Elizabeth I (7 September 1533 – 24 March 1603) was Queen of England and Ireland from 17 November 1558 until her death on 24 March 1603.
Ely is a cathedral city in Cambridgeshire, England, about north-northeast of Cambridge and about by road from London.
An enclave is a territory, or a part of a territory, that is entirely surrounded by the territory of one other state.
England is a country that is part of the United Kingdom.
In England and Wales, an extra-parochial area, extra-parochial place or extra-parochial district was a geographically defined area considered to be outside any eccelesiastical or civil parish.
Feudalism was a combination of legal and military customs in medieval Europe that flourished between the 9th and 15th centuries.
Folkestone is a port town on the English Channel, in Kent, south-east England.
A footpath (also pedestrian way, walking trail, nature trail) is a type of thoroughfare that is intended for use only by pedestrians and not other forms of traffic such as motorized vehicles, cycles, and horses.
Grants are non-repayable funds or products disbursed or gifted by one party (grant makers), often a government department, corporation, foundation or trust, to a recipient, often (but not always) a nonprofit entity, educational institution, business or an individual.
Great Coates is a village and civil parish in North East Lincolnshire, England.
Greater London is a region of England which forms the administrative boundaries of London, as well as a county for the purposes of the lieutenancies.
A hamlet is a small human settlement.
Henry VIII (28 June 1491 – 28 January 1547) was King of England from 1509 until his death.
Hereford is a cathedral city, civil parish and county town of Herefordshire, England.
Herefordshire is a county in the West Midlands of England, governed by Herefordshire Council.
Huntingdonshire (abbreviated Hunts) is a non-metropolitan district of Cambridgeshire, as well as a historic county of England.
The Isle of Ely is a historic region around the city of Ely in Cambridgeshire, England.
A justice of the peace (JP) is a judicial officer, of a lower or puisne court, elected or appointed by means of a commission (letters patent) to keep the peace.
Knights of the shire (milites comitatus) was the formal title for members of parliament (MPs) representing a county constituency in the British House of Commons, from its origins in the medieval Parliament of England until the Redistribution of Seats Act 1885 ended the practice of each county (or shire) forming a single constituency.
Lancashire (abbreviated Lancs.) is a county in north west England.
Lichfield is a cathedral city and civil parish in Staffordshire, England.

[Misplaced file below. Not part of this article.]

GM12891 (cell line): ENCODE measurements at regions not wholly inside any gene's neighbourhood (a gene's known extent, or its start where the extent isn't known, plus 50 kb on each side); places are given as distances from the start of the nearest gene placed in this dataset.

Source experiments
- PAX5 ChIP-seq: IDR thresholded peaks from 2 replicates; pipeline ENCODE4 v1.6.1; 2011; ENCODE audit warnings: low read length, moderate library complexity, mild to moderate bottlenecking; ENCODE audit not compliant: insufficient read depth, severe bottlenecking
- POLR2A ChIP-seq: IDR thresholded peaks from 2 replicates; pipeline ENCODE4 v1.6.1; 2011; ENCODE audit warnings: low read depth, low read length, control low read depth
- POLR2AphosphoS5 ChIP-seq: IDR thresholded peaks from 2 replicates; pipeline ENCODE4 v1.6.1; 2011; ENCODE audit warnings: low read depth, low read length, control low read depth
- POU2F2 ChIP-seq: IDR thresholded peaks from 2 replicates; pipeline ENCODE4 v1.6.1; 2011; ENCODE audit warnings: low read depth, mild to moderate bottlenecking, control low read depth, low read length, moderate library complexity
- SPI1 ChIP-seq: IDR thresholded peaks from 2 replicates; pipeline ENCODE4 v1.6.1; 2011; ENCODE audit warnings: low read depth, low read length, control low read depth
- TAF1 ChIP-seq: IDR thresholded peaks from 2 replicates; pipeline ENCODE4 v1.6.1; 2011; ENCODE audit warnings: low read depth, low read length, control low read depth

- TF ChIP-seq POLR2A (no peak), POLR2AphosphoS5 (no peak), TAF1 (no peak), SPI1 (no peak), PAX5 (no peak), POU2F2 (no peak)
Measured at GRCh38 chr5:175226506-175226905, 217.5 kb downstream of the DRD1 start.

This is a list of cathedrals in England and Wales and the Crown Dependencies of the Isle of Man, Gibraltar and those in the Channel Islands, by country.
This is a list of civil parishes in England split by ceremonial county (see map below).
Until 1844, many of the counties in England and Wales had exclaves or detached parts, entirely surrounded by other counties.
In the United Kingdom, the internal divisions of England, Northern Ireland, Wales and Scotland each have a different system of local government.
This is a list of the most populous civil parishes in England.
The Local Government Act 1894 (56 & 57 Vict. c. 73) was an Act of the Parliament of the United Kingdom that reformed local government in England and Wales outside the County of London.
The Local Government Act 1972 is an Act of Parliament in the United Kingdom that reformed local government in England and Wales on 1 April 1974.
The Local Government and Public Involvement in Health Act 2007 (c 28) is an Act of the Parliament of the United Kingdom.
The Local Government and Rating Act 1997 (c. 29) allows a community at the village, neighbourhood, town or similar level beneath a district or borough council to demand its own elected parish or town council.
The Localism Act 2011 (c. 20) is an Act of Parliament that changes the powers of local government in England.
London is the capital and most populous city of England and the United Kingdom.
The London boroughs are 32 of the 33 local authority districts of the Greater London administrative area (the 33rd is the City of London).
In British or Irish history, the lordship of a manor is a lordship emanating from the feudal system of manorialism.
A manor in English law is an estate in land to which is incident the right to hold a court termed court baron, that is to say a manorial court.
The manorial courts were the lowest courts of law in England during the feudal period.
Manorialism was an essential element of feudal society.
Martinsthorpe is a civil parish in the county of Rutland in the East Midlands of England and a deserted village.
In England, the offices of mayor and lord mayor have long been ceremonial posts, with few or no duties attached to them.